Capital punishment in Thailand is a legal penalty, and the country is, as of 2021, one of 54 nations to retain capital punishment both in legislation and in practice. Of the 10 ASEAN nations, only Cambodia and the Philippines have outlawed it, though Laos and Brunei have not conducted executions for decades.[1]

Thailand retains the death penalty, but carries it out only sporadically. Since 1935, Thailand has executed 326 people, 319 by shooting (the latest on 11 December 2003), and 7 by lethal injection (the latest on 18 June 2018). As of March 2018, 510 people are on death row.[2] As of October 2019, 59 are women and 58 are for drug-related crimes.[3]: 31  Bang Khwang Central Prison contains the nation's primary death row, but death rows are present for both men and women in provincial prisons.[1]

Thai law permits the imposition of a death sentence for 35 crimes, including treason, murder, and drug trafficking.[4]

History

During the Rattanakosin period, Thailand—then called Siam—was under the "Law of the Three Seals", also called Kotmai Tra Sam Duang. This system was codified in 1805 during the reign of King Rama I and remained in place until Thailand transitioned to a constitutional monarchy following a bloodless revolution in 1932. There were 21 different forms of capital punishment under the Law of the Three Seals, many of them cruel. For example, those convicted of treason would be wrapped in oil-soaked cloth and set ablaze. Execution methods have changed over the years. In 1938, for example, convicts were executed using a single shot rifle. In later years, the condemned were handcuffed to a cross and an executioner fired a machine gun at their back on command, as described in 1955 when three men were executed (for killing king Ananda Mahidol) "with their arms fixed to the cross bar and their hands clasped in a traditional wai. In their hands were placed incense sticks, flowers and candles. The executioner fired a barrage from a sub machine gun at each condemned man's heart".[5]

One convict, a woman who had organised a kidnapping, was put on the cross twice as she survived the first volley.[6][7] In 2001 five convicts were executed by firing squad in a public execution, provoking strong criticism from human rights groups.[8]

In 2003, Thailand adopted lethal injection as the sole means of execution.[4]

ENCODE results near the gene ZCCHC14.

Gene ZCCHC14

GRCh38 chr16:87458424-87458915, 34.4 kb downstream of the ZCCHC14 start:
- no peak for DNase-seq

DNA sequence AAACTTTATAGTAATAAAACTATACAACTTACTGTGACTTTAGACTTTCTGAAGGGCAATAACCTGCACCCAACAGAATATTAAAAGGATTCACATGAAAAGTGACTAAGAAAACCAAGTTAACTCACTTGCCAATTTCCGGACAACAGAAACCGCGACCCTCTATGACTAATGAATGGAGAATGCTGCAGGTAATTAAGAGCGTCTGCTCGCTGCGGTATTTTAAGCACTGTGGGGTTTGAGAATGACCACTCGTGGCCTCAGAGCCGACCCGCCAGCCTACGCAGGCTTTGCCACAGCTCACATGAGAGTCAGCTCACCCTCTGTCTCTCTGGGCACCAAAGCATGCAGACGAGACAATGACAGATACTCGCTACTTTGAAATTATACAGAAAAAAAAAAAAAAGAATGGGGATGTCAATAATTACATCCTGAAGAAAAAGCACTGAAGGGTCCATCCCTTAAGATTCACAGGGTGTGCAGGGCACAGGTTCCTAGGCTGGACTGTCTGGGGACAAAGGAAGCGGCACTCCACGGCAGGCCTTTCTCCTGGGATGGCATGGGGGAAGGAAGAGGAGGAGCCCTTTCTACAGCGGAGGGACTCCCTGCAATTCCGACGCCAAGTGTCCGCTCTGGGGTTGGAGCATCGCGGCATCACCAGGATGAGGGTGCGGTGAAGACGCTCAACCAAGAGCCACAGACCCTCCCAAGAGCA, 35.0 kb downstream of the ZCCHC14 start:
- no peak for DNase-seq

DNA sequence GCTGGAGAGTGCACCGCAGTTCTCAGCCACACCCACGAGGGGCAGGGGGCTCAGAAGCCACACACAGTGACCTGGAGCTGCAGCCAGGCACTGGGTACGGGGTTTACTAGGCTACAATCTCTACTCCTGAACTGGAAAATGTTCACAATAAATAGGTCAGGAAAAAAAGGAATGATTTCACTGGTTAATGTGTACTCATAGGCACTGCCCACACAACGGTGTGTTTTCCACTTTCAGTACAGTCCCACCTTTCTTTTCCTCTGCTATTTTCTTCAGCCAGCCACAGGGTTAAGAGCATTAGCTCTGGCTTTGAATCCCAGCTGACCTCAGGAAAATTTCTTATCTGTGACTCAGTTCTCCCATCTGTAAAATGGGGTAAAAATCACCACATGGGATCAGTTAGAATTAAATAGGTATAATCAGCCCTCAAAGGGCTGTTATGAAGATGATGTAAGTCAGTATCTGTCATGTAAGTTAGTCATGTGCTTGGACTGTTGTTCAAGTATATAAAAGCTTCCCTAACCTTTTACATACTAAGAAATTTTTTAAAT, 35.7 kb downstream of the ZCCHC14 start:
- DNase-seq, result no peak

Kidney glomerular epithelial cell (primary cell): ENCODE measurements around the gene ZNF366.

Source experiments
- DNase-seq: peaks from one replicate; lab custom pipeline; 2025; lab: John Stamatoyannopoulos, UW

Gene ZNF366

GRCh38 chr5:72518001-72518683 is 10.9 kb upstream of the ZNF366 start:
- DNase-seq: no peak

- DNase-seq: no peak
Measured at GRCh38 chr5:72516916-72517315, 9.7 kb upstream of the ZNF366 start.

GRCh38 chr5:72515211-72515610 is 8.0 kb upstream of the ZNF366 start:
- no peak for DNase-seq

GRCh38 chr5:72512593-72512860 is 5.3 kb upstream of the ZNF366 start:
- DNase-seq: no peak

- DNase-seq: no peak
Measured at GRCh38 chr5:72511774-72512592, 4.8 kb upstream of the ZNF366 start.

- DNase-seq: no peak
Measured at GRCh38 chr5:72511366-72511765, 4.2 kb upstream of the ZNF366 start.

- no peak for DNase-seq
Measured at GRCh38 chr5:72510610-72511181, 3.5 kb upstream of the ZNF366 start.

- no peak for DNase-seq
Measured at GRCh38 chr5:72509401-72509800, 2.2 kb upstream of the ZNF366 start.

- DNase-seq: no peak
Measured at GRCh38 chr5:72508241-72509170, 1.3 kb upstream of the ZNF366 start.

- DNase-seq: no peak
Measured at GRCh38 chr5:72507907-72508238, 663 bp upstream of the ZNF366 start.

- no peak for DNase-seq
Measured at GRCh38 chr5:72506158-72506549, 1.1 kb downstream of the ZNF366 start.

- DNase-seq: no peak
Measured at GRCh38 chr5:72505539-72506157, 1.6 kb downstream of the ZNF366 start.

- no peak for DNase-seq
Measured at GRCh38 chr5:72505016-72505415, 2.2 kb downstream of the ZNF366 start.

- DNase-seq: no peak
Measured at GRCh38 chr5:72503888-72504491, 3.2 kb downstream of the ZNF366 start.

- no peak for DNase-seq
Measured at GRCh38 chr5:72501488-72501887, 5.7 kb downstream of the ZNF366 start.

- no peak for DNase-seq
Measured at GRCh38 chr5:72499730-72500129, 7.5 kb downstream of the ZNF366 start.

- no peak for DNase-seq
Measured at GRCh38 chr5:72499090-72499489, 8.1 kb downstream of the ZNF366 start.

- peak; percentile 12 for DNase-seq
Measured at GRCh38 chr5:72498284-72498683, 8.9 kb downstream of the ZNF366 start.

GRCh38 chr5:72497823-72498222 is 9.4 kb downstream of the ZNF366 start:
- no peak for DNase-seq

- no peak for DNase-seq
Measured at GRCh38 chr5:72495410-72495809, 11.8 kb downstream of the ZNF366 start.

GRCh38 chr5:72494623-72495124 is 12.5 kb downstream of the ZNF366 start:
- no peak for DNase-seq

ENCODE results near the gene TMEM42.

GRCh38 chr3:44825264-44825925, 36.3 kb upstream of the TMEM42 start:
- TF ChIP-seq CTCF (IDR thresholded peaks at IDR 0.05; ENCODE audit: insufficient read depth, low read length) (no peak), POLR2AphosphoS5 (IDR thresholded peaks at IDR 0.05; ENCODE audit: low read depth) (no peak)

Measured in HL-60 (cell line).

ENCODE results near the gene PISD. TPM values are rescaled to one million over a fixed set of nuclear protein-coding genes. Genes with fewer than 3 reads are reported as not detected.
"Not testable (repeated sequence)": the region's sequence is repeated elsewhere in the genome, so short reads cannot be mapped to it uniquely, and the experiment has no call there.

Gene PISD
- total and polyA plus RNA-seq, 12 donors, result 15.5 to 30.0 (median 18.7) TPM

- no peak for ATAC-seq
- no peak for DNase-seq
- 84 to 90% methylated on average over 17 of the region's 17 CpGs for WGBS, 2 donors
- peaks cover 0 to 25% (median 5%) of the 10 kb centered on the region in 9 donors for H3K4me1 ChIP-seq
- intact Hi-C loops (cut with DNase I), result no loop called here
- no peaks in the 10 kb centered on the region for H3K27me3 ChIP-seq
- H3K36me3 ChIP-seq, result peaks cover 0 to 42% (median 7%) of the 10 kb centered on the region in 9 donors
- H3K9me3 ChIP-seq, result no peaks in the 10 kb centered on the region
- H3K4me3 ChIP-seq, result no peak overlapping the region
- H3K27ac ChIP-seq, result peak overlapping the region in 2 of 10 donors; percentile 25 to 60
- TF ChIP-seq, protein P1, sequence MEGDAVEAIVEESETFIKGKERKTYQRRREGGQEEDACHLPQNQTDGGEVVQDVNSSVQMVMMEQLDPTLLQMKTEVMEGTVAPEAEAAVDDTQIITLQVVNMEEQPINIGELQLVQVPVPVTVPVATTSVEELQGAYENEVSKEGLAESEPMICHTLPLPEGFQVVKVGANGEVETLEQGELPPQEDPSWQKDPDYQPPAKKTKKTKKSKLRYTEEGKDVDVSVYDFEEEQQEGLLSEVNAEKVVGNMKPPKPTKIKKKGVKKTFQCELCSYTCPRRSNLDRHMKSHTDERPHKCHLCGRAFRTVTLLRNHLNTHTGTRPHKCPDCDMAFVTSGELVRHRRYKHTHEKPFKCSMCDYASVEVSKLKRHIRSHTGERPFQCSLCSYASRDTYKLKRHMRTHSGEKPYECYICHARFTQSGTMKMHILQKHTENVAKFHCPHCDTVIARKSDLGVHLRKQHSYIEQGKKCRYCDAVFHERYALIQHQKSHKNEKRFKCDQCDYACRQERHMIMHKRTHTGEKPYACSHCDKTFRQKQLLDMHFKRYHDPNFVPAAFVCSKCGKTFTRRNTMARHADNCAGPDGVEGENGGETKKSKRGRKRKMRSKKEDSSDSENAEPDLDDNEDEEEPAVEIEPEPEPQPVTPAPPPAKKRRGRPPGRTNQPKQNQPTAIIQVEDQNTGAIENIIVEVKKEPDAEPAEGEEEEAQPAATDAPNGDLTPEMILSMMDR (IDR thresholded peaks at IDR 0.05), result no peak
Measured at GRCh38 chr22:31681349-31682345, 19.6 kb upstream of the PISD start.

According to a statement by the Corrections Department on 18 June 2018, there have been a total of 326 people legally executed under the modern Penal Code since its enactment in 1935, of whom 319 were executed by means of shooting, and seven by lethal injection.[9]

The last execution by shooting was on 11 December 2003 and the first execution by lethal injection took place the following day.[9]

The most recent execution occurred on 18 June 2018, when the death sentence of a 26-year-old man guilty of robbery resulting in death was carried out. This is the first execution in nine years and the man was the country's seventh person to be executed by means of lethal injection.[10]

The number of executions in Thailand since 2002[11]
2002[citation needed] 2003[citation needed] 2004 2005 2006 2007 2008 2009 2010 2011 2012 2013 2014 2015 2016 2017 2018 2019 2020
11 4 0 0 0 0 0 2 0 0 0 0 0 0 0 0 1 0 0

Public opinion

A 2014 Bangkok Post article said that Mahidol University lecturer Srisombat Chokprajakchat's survey indicated "more than 41% of Thais nationwide want to keep the death penalty on the books, but only 8% want to scrap capital punishment, with the majority undecided...most of those who favoured execution as a legal punishment felt it was the most effective deterrent against capital crimes, including murder and rape".[12]

The Bangkok Post in 2018 asked whether the death penalty should continue to be enforced. A majority, 92.49%, agreed and 7.51% disagreed.[13] Another survey indicated that 41% wanted to retain the death penalty as a sentencing option.[1] Prime Minister Prayut Chan-o-cha in 2018 said that the death penalty is necessary to maintain peace and order and deter severe crimes.[2]

See also

References

  1. ^ a b c "Debating the Death Penalty" (Opinion). Bangkok Post. 20 June 2018. Retrieved 20 June 2018.
  2. ^ a b "Death penalty 'here to stay'". Bangkok Post. 20 June 2018. Retrieved 20 June 2018.
  3. ^ Flawed Models; Implementation of international standards in Thailand's 'model' prisons for women (PDF). Paris: International Federation for Human Rights (FIDH). December 2019. Retrieved 12 December 2019.
  4. ^ a b "Thailand". Hands Off Cain. Retrieved 2018-09-09.
  5. ^ https://thailandjourney.bangkokpost.com/timeline/1954/death-for-chaleo-chit-butr-supreme-court-ruling-brings-curtain-down-on-six-year-trial. Retrieved 2 August 2021
  6. ^ Barrow, Richard (13 August 2007). "The Last Executioner". Thai Prison Life. Retrieved 18 August 2018.[failed verification]
  7. ^ Barrow, Richard (15 July 2007). "The Last Public Beheading". Thai Prison Life. Retrieved 18 August 2018.[failed verification]
  8. ^ "Thai executions condemned". BBC News. 20 April 2001. Retrieved 12 November 2015.
  9. ^ a b "ด่วน! กรมราชทัณฑ์ประหารชีวิต นักโทษคดีฆ่าชิงทรัพย์ 1 ราย". Matichon Online (in Thai). Bangkok. 2018-06-18. Retrieved 2018-06-18.
  10. ^ กองบรรณาธิการวอยซ์ออนไลน์ (2018-06-18). "ความตายในรอบ 9 ปี 'ราชทัณฑ์' ประหารชีวิตนักโทษชาย คดีฆ่าชิงทรัพย์". Voice (in Thai). Bangkok. Retrieved 2018-06-18.
  11. ^ "Death Penalty Database; Thailand 2007-2018". Cornell Center on the Death Penalty Worldwide. Cornell Law School. Retrieved 15 October 2018.
  12. ^ "No Unity on Death Penalty". Bangkok Post. 11 August 2014. Retrieved 12 November 2015.
  13. ^ "Majority want continued enforcement of death penalty: Nida Poll". Bangkok Post. 24 June 2018. Retrieved 18 August 2018.